Not all his co-workers feel the same. Not long ago, his former boss's credit card was used by a company employee to pay that employee's electric bill. "I don't know how people think they can get away with that stuff, because you never do," Bruegger says. "They will find out what was purchased and where and who did it."

Unfortunately, many business owners have no set company policy regarding corporate credit cards and their appropriate handling. Assuming that your employees understand your company's unwritten rules for corporate credit cards -- and will follow these imaginary rules -- can be a dangerous and potentially disastrous financial risk for your organization.

3. Do your due diligence
If you have a company policy regarding corporate credit card usage, you're only half way there, say experts. The most important aspect of the company policy is enforcing it. Regardless of the exact reconciliation or accounting policy used, all organizations should make sure a consistent, careful review is conducted by all administrators -- and, whenever possible, by an outside auditing firm.

"I think it's just important for any organization, governmental or private industry, to make sure that the people who are signing approvals for these things, that those people are indeed exercising oversight to make sure they know what they're signing," says John Jahera, a finance professor at Auburn University in Alabama. "That's where you have a breakdown. Many times, people get busy and they sign so many approvals that they just don't tend to pay a lot of attention."

4. Don't assume anything
How does an organization determine which employees are trustworthy and ethical enough to handle company plastic with care? Surprisingly, says Jahera, it's almost impossible to judge. In a recent state university case, he says, the p-card abuser was a longtime staff member of about 25 years. "Sometimes, someone that you trust the most may be the person who defrauds you," he says. "The department heads and senior administrators who were approving the payments each month to reconcile the card just trusted the person."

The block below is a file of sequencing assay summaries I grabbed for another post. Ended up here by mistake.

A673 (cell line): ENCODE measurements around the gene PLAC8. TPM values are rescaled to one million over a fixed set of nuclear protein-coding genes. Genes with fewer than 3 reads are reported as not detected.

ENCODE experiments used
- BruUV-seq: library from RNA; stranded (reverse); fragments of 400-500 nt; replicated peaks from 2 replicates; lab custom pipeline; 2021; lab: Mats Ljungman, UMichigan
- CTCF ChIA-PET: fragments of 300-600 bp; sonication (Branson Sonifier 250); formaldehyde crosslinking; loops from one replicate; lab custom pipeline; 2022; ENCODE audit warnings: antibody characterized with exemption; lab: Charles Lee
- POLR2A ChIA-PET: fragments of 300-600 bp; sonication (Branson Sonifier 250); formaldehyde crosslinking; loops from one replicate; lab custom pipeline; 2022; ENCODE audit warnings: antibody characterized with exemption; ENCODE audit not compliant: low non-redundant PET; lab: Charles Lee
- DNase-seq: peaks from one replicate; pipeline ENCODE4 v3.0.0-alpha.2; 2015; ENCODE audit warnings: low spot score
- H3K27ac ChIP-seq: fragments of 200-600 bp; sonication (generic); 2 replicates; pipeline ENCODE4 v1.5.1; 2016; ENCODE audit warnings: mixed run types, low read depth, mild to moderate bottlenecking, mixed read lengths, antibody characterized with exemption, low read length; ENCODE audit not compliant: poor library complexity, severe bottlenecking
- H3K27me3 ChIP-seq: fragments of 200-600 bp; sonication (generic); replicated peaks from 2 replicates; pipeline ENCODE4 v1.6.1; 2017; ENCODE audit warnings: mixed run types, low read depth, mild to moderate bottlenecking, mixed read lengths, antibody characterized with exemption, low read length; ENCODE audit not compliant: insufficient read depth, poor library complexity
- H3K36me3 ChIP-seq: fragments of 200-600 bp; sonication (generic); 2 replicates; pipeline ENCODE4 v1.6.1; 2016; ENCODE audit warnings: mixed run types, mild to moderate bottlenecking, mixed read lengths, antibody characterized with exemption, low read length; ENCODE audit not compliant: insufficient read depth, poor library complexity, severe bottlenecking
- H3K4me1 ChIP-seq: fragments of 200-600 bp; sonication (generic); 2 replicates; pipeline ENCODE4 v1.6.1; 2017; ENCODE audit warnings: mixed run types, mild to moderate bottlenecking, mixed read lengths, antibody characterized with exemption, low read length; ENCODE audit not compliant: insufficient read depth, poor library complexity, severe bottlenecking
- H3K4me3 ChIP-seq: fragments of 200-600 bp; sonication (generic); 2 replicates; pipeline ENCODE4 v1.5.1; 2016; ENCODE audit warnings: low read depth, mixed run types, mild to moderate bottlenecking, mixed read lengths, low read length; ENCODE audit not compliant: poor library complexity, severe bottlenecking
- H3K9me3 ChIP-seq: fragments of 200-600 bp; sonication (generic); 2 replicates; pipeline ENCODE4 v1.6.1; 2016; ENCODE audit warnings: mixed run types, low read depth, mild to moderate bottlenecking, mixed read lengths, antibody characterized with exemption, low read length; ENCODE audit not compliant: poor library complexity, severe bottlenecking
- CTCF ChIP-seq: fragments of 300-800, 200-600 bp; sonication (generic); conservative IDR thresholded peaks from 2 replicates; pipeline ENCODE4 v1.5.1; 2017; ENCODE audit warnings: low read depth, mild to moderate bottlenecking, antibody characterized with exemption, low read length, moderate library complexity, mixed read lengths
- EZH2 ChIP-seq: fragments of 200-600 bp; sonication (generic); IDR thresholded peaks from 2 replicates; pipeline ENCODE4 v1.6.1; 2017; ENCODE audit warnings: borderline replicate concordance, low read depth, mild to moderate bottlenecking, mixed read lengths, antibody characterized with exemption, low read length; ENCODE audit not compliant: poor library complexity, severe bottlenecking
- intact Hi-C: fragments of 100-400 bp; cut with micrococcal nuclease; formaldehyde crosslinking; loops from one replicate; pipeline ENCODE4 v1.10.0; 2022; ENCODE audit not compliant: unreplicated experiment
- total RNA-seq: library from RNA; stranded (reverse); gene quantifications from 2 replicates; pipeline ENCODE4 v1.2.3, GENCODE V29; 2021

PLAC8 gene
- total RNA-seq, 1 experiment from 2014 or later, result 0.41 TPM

The recurring theme in the corporate credit card fraud cases was and is the lack of reconciliation and supervision on purchases. Whether there is a breakdown in oversight because the spender is perceived as being trustworthy, or because the supervisor neglects his duty to thoroughly examine the purchases regularly, many such crimes continue undetected for years.

No one at your company should be exempt from having his or her purchases reviewed by another person, or an outside auditing firm. Corruption is just as likely to occur at higher levels, where the executives or upper management are free from scrutiny -- and above reproach -- as at lower levels in the company.

5. Say what you mean, and mean what you say
"I think if you talk to any company, the business-related or governmental-related purchasing cards or credit cards are an easy opportunity for fraud, because you're typically dealing with smaller items also. You're not going to go out and buy a million-dollar piece of equipment on a credit card," says Jahera.

Most importantly, strictly enforce your company credit card policies. Don't be afraid to remind an employee that having a company credit card is not a right, but a privilege you will revoke at the slightest hint of fiscal impropriety.

"I would think with a corporate card or an employee card, I'd want to say, 'This is only to be used for business purposes, such as purchasing supplies. It's never to be used for any personal use, and if it is, you're fired,'" says Hammer. "Once somebody starts getting fired for that, it's not going to happen again in that small company, because the remaining employees will see that's the penalty for doing something unethical."

Updated: April 8, 2009